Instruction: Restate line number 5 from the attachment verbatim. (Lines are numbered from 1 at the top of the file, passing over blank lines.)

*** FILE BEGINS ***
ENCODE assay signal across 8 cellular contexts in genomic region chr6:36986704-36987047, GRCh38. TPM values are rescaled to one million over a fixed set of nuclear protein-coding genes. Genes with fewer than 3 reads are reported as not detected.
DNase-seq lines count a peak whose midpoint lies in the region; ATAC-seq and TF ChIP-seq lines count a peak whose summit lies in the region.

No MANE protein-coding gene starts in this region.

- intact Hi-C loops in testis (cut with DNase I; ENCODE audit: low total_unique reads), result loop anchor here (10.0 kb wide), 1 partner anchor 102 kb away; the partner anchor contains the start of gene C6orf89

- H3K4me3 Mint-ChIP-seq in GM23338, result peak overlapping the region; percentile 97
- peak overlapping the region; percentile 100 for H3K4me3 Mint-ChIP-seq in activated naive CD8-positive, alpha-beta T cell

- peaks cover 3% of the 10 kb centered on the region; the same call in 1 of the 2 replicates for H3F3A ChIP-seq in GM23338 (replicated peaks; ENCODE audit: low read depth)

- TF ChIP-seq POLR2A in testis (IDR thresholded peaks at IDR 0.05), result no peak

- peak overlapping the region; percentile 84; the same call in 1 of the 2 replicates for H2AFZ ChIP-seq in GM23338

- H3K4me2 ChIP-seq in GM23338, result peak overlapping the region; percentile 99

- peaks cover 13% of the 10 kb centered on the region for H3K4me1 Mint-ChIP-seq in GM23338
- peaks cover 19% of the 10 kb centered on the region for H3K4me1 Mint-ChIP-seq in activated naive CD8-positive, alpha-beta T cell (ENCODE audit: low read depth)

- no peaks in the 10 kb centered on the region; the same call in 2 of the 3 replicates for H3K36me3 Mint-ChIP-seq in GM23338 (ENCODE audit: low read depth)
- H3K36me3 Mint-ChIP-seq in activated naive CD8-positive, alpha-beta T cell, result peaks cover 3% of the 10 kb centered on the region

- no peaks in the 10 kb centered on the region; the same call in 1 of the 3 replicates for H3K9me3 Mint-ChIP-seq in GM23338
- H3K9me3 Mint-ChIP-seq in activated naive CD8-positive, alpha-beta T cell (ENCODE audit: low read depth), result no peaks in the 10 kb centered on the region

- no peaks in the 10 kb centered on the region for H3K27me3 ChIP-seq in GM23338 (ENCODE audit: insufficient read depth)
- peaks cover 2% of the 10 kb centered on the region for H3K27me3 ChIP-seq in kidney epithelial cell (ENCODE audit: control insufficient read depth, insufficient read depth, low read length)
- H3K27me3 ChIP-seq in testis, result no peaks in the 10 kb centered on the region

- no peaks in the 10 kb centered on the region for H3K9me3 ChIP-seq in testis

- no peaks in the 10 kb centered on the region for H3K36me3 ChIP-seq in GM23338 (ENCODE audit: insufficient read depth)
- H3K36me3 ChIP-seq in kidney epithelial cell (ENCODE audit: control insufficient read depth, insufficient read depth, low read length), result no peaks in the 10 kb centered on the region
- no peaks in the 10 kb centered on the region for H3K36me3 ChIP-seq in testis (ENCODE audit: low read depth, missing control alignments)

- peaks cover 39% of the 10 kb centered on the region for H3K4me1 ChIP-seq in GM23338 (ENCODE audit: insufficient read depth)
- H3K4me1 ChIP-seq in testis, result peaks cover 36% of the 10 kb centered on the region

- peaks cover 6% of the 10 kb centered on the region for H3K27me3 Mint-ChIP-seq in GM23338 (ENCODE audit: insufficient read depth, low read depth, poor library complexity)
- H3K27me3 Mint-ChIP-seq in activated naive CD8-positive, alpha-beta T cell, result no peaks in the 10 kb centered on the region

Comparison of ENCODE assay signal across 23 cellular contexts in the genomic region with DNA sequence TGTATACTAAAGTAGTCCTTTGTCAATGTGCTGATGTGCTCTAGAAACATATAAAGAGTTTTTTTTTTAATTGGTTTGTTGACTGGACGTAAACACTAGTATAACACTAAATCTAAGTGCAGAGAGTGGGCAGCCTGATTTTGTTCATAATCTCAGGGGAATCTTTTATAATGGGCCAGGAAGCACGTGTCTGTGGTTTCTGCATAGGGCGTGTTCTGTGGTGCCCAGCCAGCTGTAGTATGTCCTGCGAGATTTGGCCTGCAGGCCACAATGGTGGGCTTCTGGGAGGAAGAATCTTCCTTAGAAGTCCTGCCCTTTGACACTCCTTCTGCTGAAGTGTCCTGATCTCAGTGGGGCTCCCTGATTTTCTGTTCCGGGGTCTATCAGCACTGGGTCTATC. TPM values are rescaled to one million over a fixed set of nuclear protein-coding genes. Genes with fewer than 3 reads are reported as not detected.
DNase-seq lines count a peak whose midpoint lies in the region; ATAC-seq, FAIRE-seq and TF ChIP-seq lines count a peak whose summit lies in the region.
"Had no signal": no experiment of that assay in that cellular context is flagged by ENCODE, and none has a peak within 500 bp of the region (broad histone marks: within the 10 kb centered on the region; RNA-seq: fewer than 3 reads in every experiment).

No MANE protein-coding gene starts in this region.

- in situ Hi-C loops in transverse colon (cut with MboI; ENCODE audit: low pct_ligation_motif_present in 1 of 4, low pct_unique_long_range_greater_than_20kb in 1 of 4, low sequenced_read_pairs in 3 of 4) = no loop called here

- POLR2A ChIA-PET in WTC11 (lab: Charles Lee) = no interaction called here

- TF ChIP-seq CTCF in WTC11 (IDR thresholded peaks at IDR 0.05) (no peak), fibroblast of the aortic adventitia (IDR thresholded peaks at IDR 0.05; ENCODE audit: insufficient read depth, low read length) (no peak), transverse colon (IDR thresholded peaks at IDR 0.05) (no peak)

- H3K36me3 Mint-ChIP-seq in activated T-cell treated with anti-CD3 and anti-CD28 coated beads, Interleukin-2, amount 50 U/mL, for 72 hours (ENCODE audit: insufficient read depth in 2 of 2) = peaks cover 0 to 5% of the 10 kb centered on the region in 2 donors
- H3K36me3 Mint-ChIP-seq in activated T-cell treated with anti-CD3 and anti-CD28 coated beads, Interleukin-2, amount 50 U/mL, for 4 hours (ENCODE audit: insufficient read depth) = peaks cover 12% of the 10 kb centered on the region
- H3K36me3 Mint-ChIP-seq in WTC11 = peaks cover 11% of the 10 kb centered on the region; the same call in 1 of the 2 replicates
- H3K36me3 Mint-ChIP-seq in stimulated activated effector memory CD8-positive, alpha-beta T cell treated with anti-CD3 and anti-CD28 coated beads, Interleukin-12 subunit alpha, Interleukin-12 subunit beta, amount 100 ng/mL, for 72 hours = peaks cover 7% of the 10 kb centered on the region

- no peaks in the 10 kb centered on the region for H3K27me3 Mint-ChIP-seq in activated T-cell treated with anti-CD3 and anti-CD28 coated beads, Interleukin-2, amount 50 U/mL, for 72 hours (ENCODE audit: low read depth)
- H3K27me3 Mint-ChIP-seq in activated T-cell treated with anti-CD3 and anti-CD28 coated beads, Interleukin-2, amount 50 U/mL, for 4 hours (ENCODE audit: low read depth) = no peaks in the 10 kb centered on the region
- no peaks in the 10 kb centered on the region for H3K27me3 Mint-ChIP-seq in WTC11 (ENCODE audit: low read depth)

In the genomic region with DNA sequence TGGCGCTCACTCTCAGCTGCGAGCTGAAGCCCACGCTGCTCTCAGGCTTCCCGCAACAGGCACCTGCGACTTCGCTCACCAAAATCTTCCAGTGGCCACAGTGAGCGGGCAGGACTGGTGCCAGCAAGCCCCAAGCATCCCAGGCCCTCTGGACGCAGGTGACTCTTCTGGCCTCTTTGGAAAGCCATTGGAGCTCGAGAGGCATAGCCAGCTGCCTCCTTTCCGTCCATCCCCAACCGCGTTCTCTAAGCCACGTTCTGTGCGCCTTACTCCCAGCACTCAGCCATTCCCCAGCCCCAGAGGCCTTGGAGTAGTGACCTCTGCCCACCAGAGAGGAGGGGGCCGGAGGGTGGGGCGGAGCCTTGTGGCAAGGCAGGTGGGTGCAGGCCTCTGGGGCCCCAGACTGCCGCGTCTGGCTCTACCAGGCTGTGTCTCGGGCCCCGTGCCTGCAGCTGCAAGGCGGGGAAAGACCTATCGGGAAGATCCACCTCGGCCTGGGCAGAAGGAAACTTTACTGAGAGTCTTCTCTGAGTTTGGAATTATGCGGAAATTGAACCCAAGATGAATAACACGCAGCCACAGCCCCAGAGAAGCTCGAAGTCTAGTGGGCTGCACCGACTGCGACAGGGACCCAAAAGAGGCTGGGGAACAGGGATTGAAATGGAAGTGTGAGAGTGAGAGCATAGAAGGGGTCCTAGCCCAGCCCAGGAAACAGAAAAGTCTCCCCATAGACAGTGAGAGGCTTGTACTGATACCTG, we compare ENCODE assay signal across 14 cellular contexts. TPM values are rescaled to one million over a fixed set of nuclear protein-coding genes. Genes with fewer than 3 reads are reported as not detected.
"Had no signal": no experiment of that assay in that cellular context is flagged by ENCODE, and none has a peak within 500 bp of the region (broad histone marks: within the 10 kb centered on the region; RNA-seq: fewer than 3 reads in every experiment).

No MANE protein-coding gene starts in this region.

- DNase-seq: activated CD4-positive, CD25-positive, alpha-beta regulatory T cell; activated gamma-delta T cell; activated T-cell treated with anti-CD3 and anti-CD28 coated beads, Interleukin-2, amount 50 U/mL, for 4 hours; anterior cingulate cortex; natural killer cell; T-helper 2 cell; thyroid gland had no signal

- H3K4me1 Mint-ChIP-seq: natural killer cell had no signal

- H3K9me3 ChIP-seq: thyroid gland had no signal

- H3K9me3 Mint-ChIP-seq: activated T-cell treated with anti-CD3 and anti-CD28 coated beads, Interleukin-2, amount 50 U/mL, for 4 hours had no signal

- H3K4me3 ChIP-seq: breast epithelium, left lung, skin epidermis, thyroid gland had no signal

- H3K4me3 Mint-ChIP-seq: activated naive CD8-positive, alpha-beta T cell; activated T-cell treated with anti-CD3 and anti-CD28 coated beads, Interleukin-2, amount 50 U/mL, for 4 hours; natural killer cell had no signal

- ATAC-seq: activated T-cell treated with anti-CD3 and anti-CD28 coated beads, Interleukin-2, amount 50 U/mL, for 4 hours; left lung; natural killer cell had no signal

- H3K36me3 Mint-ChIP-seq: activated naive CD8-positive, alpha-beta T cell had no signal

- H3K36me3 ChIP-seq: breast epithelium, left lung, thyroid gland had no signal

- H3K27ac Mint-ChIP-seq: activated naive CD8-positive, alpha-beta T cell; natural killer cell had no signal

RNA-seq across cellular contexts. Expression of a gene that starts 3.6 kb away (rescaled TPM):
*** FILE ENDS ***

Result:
- H3K4me3 Mint-ChIP-seq in GM23338, result peak overlapping the region; percentile 97